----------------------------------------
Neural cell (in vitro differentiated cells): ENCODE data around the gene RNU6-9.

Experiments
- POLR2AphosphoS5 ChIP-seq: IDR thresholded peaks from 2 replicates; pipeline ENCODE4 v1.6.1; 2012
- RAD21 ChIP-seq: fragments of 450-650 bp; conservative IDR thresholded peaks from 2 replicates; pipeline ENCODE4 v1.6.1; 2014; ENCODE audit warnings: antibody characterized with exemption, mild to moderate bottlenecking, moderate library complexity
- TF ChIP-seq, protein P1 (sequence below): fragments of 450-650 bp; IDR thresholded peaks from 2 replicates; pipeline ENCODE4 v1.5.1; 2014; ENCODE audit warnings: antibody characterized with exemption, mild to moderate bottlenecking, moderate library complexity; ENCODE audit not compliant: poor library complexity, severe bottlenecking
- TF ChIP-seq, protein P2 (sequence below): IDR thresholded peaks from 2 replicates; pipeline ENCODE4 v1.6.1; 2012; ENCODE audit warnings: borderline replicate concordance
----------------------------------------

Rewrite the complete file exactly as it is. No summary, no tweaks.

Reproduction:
Neural cell (in vitro differentiated cells): ENCODE data around the gene RNU6-9.

Experiments
- POLR2AphosphoS5 ChIP-seq: IDR thresholded peaks from 2 replicates; pipeline ENCODE4 v1.6.1; 2012
- RAD21 ChIP-seq: fragments of 450-650 bp; conservative IDR thresholded peaks from 2 replicates; pipeline ENCODE4 v1.6.1; 2014; ENCODE audit warnings: antibody characterized with exemption, mild to moderate bottlenecking, moderate library complexity
- TF ChIP-seq, protein P1 (sequence below): fragments of 450-650 bp; IDR thresholded peaks from 2 replicates; pipeline ENCODE4 v1.5.1; 2014; ENCODE audit warnings: antibody characterized with exemption, mild to moderate bottlenecking, moderate library complexity; ENCODE audit not compliant: poor library complexity, severe bottlenecking
- TF ChIP-seq, protein P2 (sequence below): IDR thresholded peaks from 2 replicates; pipeline ENCODE4 v1.6.1; 2012; ENCODE audit warnings: borderline replicate concordance